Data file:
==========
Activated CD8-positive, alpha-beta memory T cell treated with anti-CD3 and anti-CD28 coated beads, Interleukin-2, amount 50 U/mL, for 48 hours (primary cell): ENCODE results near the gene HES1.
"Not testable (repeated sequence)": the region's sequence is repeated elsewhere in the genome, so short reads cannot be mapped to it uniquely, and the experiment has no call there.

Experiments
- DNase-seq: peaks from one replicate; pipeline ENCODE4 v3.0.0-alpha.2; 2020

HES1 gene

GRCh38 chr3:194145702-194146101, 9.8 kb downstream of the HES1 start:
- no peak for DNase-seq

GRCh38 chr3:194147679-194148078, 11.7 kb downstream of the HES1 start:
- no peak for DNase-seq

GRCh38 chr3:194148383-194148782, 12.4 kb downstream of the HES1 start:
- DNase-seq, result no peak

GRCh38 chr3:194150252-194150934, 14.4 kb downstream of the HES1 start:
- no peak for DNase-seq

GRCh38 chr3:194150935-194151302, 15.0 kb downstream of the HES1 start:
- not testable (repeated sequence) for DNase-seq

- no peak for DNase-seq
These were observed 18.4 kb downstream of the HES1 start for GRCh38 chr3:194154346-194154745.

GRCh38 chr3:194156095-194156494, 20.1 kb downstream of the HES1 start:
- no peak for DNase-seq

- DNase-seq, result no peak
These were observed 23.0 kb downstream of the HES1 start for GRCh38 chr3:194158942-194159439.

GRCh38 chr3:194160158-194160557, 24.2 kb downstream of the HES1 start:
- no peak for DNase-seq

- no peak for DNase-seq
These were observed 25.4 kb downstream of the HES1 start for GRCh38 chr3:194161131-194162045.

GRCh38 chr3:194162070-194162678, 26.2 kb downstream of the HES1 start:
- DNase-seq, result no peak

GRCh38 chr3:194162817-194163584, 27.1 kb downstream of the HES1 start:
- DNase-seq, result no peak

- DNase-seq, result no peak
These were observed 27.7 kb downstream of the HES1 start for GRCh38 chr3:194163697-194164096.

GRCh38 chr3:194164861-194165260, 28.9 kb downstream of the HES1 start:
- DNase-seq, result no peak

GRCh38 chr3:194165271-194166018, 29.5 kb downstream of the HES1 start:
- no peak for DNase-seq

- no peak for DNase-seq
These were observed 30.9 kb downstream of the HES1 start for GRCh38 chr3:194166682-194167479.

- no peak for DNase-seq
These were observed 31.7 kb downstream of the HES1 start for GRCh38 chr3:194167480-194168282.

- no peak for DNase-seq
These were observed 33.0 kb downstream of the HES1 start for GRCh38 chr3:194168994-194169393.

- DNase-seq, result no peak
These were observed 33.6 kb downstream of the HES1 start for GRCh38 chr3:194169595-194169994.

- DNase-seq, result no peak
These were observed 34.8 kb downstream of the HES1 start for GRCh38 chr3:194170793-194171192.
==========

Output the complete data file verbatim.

Activated CD8-positive, alpha-beta memory T cell treated with anti-CD3 and anti-CD28 coated beads, Interleukin-2, amount 50 U/mL, for 48 hours (primary cell): ENCODE results near the gene HES1.
"Not testable (repeated sequence)": the region's sequence is repeated elsewhere in the genome, so short reads cannot be mapped to it uniquely, and the experiment has no call there.

Experiments
- DNase-seq: peaks from one replicate; pipeline ENCODE4 v3.0.0-alpha.2; 2020

HES1 gene

GRCh38 chr3:194145702-194146101, 9.8 kb downstream of the HES1 start:
- no peak for DNase-seq

GRCh38 chr3:194147679-194148078, 11.7 kb downstream of the HES1 start:
- no peak for DNase-seq

GRCh38 chr3:194148383-194148782, 12.4 kb downstream of the HES1 start:
- DNase-seq, result no peak

GRCh38 chr3:194150252-194150934, 14.4 kb downstream of the HES1 start:
- no peak for DNase-seq

GRCh38 chr3:194150935-194151302, 15.0 kb downstream of the HES1 start:
- not testable (repeated sequence) for DNase-seq

- no peak for DNase-seq
These were observed 18.4 kb downstream of the HES1 start for GRCh38 chr3:194154346-194154745.

GRCh38 chr3:194156095-194156494, 20.1 kb downstream of the HES1 start:
- no peak for DNase-seq

- DNase-seq, result no peak
These were observed 23.0 kb downstream of the HES1 start for GRCh38 chr3:194158942-194159439.

GRCh38 chr3:194160158-194160557, 24.2 kb downstream of the HES1 start:
- no peak for DNase-seq

- no peak for DNase-seq
These were observed 25.4 kb downstream of the HES1 start for GRCh38 chr3:194161131-194162045.

GRCh38 chr3:194162070-194162678, 26.2 kb downstream of the HES1 start:
- DNase-seq, result no peak

GRCh38 chr3:194162817-194163584, 27.1 kb downstream of the HES1 start:
- DNase-seq, result no peak

- DNase-seq, result no peak
These were observed 27.7 kb downstream of the HES1 start for GRCh38 chr3:194163697-194164096.

GRCh38 chr3:194164861-194165260, 28.9 kb downstream of the HES1 start:
- DNase-seq, result no peak

GRCh38 chr3:194165271-194166018, 29.5 kb downstream of the HES1 start:
- no peak for DNase-seq

- no peak for DNase-seq
These were observed 30.9 kb downstream of the HES1 start for GRCh38 chr3:194166682-194167479.

- no peak for DNase-seq
These were observed 31.7 kb downstream of the HES1 start for GRCh38 chr3:194167480-194168282.

- no peak for DNase-seq
These were observed 33.0 kb downstream of the HES1 start for GRCh38 chr3:194168994-194169393.

- DNase-seq, result no peak
These were observed 33.6 kb downstream of the HES1 start for GRCh38 chr3:194169595-194169994.

- DNase-seq, result no peak
These were observed 34.8 kb downstream of the HES1 start for GRCh38 chr3:194170793-194171192.